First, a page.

Several classification systems have been developed that categorize the different types of growth plate fractures. Perhaps the most widely used by doctors is the Salter-Harris system, described below.

Type I Fractures

These fractures break through the bone at the growth plate, separating the bone end from the bone shaft and completely disrupting the growth plate.

Type II Fractures

These fractures break through part of the bone at the growth plate and crack through the bone shaft, as well. This is the most common type of growth plate fracture.

Type III Fractures

These fractures cross through a portion of the growth plate and break off a piece of the bone end. This type of fracture is more common in older children.

Type IV Fractures

These fractures break through the bone shaft, the growth plate, and the end of the bone.

Type V Fractures

These fractures occur due to a crushing injury to the growth plate from a compression force. They are rare fractures.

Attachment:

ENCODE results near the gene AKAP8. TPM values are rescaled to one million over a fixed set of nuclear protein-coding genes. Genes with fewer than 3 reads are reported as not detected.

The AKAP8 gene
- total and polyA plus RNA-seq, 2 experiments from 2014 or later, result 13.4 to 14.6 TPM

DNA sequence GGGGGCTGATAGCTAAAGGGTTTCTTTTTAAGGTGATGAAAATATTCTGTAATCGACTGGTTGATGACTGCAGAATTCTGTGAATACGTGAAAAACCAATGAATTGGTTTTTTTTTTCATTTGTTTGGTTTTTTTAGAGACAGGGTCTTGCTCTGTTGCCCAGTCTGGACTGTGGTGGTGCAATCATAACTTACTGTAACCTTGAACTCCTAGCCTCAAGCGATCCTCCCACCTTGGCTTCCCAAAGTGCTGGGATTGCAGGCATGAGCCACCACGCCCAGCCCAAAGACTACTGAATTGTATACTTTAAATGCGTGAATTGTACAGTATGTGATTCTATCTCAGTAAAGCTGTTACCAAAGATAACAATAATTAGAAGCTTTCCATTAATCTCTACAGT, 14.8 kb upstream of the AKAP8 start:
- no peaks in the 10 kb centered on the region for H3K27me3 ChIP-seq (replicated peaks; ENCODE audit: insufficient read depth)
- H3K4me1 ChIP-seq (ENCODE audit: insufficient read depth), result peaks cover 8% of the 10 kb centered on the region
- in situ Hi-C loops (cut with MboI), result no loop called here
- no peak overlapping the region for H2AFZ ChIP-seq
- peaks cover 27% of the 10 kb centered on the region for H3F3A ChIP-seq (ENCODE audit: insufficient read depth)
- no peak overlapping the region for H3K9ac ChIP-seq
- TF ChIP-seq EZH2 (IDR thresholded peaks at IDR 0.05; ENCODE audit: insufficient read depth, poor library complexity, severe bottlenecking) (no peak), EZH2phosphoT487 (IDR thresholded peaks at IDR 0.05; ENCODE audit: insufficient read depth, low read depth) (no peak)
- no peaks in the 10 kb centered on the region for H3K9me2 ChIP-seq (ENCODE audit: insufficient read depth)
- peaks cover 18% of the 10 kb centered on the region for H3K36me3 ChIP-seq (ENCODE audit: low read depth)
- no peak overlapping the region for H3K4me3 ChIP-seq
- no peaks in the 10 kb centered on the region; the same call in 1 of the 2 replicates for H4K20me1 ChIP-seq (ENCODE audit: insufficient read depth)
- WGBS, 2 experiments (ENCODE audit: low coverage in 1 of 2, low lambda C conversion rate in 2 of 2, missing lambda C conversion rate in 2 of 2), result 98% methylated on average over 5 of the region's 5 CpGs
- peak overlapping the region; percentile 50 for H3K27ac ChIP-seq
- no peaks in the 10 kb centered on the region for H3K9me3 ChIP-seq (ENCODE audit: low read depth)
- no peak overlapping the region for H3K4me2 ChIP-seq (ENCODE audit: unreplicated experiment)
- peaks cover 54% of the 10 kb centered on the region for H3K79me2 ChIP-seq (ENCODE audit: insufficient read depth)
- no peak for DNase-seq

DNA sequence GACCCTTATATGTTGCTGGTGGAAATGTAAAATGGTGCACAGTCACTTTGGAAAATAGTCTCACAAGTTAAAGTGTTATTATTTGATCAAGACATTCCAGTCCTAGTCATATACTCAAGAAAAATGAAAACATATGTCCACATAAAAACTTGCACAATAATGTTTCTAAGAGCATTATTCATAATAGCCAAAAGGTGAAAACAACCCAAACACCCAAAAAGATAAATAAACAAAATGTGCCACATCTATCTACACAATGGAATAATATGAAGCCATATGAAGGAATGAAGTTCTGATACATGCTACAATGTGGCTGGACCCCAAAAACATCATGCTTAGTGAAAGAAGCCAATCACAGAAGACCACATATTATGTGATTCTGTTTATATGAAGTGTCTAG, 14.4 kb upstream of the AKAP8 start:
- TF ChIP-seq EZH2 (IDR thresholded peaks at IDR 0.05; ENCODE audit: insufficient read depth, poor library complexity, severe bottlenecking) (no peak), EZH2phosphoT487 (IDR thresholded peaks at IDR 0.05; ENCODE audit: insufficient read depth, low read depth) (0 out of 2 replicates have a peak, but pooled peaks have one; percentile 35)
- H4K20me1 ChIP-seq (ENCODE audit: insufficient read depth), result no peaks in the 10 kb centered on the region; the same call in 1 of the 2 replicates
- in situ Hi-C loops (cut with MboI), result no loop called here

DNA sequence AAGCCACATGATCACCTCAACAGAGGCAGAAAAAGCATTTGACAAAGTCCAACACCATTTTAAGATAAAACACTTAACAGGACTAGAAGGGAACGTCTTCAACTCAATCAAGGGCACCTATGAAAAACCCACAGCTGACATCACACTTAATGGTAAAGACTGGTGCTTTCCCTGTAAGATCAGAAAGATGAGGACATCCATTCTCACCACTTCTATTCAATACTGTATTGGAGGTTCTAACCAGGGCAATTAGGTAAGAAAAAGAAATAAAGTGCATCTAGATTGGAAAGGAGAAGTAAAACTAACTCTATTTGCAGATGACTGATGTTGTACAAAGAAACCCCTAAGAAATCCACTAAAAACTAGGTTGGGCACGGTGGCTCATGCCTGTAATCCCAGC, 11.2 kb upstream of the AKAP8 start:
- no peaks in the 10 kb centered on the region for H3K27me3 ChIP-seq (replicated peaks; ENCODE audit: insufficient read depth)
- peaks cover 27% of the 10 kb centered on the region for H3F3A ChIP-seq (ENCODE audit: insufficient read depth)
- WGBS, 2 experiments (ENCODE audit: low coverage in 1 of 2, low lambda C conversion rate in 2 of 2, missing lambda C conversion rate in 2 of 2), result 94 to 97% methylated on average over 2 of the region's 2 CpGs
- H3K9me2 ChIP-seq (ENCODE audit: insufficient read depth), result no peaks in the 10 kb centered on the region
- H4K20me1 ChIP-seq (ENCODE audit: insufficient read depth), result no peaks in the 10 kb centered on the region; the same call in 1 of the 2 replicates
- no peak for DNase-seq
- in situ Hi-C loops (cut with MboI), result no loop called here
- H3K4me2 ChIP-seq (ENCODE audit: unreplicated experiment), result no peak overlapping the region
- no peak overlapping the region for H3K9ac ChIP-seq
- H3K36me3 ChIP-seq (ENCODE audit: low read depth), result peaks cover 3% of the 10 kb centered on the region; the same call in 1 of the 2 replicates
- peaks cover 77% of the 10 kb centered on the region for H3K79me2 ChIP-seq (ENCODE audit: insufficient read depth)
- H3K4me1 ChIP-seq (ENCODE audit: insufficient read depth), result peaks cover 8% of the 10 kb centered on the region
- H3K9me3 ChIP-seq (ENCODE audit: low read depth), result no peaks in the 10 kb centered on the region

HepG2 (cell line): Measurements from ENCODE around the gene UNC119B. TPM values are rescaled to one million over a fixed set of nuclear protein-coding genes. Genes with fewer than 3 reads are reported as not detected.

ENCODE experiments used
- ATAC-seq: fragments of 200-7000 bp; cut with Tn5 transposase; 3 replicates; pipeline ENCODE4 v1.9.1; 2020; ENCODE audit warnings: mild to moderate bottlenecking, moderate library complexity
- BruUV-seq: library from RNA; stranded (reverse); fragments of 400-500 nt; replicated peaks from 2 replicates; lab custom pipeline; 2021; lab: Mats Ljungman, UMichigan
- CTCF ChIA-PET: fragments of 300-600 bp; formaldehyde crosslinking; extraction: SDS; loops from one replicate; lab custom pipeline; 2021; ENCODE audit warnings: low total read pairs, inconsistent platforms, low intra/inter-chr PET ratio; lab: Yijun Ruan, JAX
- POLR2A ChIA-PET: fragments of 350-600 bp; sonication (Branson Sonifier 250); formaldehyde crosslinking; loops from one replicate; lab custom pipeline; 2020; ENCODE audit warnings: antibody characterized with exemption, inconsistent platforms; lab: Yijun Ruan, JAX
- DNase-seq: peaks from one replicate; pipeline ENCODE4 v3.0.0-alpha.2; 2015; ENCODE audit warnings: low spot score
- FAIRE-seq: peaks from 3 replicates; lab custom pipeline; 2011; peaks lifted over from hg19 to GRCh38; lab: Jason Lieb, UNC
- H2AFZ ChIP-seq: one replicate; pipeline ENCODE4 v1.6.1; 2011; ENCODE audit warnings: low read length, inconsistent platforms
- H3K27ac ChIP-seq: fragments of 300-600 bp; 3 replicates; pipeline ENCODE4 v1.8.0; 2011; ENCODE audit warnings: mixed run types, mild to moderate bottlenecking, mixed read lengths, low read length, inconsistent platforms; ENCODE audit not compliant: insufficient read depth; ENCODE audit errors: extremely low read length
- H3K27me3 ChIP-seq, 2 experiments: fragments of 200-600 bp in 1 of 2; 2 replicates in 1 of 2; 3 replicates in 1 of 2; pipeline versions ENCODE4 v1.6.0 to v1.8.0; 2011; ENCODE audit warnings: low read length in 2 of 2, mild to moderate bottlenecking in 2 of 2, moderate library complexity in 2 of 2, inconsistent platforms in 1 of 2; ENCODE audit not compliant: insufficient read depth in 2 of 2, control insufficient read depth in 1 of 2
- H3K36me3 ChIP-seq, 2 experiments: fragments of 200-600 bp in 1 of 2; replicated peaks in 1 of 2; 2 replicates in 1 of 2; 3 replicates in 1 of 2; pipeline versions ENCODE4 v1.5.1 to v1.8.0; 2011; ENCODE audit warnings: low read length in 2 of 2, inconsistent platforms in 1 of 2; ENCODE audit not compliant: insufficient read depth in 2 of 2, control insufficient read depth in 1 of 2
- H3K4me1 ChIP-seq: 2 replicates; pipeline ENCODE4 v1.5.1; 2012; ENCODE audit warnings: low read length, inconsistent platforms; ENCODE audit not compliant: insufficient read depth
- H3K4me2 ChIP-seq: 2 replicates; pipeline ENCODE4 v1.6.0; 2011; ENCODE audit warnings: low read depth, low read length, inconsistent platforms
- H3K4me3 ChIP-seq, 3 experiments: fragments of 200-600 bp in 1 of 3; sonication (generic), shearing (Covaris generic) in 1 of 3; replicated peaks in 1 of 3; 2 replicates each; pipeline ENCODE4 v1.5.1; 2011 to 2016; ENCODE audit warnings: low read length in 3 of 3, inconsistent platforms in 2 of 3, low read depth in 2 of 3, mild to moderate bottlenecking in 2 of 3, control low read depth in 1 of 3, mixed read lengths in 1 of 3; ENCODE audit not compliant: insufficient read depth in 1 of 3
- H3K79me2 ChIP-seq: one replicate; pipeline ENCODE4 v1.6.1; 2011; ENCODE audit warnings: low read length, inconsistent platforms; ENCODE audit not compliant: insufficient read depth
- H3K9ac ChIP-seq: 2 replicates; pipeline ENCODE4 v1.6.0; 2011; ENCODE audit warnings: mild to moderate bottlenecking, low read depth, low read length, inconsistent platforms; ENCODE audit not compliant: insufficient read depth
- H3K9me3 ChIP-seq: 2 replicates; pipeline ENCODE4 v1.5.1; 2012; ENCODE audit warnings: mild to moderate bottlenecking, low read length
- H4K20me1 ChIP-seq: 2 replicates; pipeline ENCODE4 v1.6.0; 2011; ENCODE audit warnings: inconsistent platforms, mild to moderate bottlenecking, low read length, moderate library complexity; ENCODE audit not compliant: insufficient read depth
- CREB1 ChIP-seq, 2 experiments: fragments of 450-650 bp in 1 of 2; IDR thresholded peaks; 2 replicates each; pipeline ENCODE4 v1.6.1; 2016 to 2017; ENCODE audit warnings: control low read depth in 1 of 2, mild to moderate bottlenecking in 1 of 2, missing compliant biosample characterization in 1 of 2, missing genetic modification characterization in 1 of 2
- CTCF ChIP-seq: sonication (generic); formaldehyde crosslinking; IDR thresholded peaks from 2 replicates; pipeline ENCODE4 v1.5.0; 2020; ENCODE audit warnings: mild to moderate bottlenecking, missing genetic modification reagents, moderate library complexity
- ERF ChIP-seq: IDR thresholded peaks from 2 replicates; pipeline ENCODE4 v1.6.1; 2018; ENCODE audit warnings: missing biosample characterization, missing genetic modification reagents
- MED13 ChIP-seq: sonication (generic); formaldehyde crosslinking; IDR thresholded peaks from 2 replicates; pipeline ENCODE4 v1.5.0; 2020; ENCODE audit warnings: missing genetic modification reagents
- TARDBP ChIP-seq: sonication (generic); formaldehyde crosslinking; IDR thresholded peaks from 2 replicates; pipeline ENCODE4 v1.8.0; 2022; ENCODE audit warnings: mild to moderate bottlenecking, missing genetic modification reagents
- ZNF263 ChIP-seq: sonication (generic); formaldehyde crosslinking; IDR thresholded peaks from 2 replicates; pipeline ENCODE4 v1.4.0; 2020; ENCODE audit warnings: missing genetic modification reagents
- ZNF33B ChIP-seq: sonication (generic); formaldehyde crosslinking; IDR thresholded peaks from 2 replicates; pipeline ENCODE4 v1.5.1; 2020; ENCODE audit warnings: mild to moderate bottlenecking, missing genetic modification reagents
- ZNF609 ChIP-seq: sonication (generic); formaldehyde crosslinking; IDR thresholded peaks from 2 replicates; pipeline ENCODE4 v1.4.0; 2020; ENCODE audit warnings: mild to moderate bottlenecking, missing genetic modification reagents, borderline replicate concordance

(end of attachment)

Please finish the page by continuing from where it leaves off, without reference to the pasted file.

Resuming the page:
Salter-Harris classification of growth plate fractures.

Salter-Harris classification of growth plate fractures.

Cause

Growth plate fractures are often caused by a single event, such as a fall or car accident. They can also occur gradually as a result of repetitive stress on the bone, which may occur when a child overtrains in a sports activity.

All children who are still growing are at risk for growth plate injuries, but there are certain factors that may make them more likely to occur:

  • Growth plate fractures occur twice as often in boys as in girls, because girls finish growing earlier than boys.
  • Growth plate fractures often occur during participation in competitive sports such as football, basketball, or gymnastics.
  • Many growth plate fractures occur during participation in recreational activities such as biking, sledding, skiing, or skateboarding.
  • The incidence of growth plate fractures peaks in adolescence.

Symptoms

A growth plate fracture usually causes persistent pain. Other common symptoms include:

  • Visible deformity, such as a crooked appearance of the limb
  • An inability to move or put pressure on the limb
  • A persistent limp
  • Swelling, warmth, and tenderness in the area around the end of the bone, near the joint

Doctor Examination

Because a child's bones heal quickly, a potential growth plate injury should be examined by a doctor as quickly as possible.  It is important that the bone receives the proper treatment before it begins to heal.

Imaging Tests

  • X-rays. Your doctor will likely order an x-ray to help determine whether a growth plate fracture has occurred. X-rays provide clear images of dense structures, such as bone.